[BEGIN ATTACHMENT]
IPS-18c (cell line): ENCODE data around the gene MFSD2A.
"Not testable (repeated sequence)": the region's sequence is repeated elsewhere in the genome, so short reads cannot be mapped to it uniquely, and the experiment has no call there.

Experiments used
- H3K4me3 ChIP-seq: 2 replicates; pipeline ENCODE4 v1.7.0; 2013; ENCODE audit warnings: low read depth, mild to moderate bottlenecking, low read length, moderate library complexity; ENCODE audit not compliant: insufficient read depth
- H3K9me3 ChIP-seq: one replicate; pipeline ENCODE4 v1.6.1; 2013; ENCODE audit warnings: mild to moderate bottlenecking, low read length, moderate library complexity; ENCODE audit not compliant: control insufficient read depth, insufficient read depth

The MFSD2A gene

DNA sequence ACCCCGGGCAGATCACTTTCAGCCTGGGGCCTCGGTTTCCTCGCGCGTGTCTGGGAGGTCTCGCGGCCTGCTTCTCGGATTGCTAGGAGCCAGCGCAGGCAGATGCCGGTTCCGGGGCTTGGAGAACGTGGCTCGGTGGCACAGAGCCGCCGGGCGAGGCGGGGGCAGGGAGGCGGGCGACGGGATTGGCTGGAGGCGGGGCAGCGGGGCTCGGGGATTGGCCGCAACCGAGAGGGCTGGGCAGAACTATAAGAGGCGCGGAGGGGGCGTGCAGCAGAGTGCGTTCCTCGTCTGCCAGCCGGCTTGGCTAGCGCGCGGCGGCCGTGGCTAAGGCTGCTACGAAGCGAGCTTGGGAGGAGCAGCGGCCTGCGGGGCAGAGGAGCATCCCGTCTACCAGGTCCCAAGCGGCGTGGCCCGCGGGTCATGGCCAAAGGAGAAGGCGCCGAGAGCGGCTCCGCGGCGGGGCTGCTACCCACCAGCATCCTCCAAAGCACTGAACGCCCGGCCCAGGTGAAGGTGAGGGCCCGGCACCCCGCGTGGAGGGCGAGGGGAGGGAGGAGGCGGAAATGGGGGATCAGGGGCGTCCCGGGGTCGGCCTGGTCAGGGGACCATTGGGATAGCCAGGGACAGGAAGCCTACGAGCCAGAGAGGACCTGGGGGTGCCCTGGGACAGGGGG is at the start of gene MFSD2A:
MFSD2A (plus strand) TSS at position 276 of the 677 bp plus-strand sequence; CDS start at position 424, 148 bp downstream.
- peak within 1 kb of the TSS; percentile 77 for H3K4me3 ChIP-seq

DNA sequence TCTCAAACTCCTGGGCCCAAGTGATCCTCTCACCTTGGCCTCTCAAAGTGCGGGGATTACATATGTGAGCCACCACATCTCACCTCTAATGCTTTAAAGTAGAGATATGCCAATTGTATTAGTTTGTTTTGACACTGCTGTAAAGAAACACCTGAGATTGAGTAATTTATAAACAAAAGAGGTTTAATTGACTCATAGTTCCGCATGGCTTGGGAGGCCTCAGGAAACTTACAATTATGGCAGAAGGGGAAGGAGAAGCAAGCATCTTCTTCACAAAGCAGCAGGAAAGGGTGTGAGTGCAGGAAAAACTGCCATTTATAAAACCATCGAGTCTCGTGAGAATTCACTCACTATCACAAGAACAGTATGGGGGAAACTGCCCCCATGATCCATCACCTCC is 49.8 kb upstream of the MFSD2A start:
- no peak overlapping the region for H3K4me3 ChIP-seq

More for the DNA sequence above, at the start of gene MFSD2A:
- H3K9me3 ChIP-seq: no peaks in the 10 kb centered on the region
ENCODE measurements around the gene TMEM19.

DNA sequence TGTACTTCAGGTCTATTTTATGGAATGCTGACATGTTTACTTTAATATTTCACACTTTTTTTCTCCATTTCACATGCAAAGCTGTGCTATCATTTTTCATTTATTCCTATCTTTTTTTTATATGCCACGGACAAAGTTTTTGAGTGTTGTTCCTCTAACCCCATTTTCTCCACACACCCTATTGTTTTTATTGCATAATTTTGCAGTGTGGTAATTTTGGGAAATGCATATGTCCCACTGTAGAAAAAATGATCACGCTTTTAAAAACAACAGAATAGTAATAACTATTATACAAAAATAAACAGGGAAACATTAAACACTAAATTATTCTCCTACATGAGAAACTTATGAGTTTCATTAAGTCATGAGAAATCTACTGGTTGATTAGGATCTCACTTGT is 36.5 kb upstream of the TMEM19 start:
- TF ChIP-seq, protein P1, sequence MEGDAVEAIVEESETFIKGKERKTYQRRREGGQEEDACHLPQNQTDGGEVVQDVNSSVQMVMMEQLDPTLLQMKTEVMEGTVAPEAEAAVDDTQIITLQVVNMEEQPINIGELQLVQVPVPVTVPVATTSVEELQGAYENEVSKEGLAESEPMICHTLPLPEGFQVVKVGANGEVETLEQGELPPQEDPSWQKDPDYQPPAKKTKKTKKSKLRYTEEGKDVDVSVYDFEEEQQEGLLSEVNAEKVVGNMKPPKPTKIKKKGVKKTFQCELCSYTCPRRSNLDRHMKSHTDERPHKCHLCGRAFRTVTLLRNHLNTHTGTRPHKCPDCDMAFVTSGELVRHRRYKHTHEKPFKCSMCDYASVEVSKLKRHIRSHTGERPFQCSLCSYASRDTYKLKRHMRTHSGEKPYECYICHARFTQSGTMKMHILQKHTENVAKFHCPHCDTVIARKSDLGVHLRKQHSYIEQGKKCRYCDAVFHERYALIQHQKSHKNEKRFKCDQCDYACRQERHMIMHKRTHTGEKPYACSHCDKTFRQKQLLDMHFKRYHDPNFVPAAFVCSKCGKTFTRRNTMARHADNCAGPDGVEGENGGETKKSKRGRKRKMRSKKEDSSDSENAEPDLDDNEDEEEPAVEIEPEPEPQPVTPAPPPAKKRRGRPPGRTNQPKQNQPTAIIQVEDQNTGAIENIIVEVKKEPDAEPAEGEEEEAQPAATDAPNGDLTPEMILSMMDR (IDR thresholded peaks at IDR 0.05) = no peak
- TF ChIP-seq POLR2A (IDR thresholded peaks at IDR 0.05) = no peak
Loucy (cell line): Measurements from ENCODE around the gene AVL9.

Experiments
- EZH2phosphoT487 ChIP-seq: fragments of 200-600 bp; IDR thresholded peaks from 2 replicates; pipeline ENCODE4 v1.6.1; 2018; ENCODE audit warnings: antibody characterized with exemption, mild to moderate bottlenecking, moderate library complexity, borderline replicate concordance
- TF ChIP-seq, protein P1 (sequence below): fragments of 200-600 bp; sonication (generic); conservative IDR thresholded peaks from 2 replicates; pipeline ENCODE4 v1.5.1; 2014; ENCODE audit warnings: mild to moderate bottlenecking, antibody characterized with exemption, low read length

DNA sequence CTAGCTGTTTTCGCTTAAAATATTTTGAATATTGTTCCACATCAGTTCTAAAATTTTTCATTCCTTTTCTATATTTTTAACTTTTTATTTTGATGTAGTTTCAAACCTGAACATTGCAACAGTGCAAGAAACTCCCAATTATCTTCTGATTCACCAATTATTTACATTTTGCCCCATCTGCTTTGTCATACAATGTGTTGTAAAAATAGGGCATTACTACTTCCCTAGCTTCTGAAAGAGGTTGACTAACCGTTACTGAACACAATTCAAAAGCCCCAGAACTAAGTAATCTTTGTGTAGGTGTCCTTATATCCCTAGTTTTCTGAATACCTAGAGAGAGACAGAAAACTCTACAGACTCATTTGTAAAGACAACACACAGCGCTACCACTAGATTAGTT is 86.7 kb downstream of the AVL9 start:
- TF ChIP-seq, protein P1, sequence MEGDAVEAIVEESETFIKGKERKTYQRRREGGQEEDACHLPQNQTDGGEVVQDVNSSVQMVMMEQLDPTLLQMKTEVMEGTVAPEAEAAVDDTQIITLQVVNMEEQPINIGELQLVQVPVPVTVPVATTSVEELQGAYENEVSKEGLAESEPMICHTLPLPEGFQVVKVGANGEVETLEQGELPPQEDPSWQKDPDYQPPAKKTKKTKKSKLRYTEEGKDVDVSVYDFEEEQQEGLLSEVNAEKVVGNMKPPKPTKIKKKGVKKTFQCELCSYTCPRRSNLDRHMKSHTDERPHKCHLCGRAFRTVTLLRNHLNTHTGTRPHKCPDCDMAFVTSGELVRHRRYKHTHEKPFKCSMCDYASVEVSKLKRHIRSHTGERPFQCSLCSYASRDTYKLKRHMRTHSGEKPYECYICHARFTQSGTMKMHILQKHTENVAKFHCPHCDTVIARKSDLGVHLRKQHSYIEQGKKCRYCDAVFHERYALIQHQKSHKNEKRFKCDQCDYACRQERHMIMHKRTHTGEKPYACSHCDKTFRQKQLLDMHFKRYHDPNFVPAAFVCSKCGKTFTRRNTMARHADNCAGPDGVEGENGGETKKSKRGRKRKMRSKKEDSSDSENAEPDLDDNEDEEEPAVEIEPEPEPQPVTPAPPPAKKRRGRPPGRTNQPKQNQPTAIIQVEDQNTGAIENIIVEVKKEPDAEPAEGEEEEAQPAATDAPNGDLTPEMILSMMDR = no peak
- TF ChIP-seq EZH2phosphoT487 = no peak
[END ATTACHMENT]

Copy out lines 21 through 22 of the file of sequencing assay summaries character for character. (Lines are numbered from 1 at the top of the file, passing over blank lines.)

- TF ChIP-seq, protein P1 (sequence below): fragments of 200-600 bp; sonication (generic); conservative IDR thresholded peaks from 2 replicates; pipeline ENCODE4 v1.5.1; 2014; ENCODE audit warnings: mild to moderate bottlenecking, antibody characterized with exemption, low read length

DNA sequence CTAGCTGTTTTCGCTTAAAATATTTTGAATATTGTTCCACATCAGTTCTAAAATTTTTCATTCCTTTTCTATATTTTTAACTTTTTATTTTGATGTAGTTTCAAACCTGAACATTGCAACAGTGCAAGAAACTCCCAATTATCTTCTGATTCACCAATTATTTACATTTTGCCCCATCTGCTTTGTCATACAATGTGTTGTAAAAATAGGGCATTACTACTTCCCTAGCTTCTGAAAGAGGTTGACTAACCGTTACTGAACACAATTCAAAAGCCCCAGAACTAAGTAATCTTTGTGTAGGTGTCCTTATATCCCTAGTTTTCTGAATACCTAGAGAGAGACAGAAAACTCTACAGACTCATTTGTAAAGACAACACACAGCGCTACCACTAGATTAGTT is 86.7 kb downstream of the AVL9 start: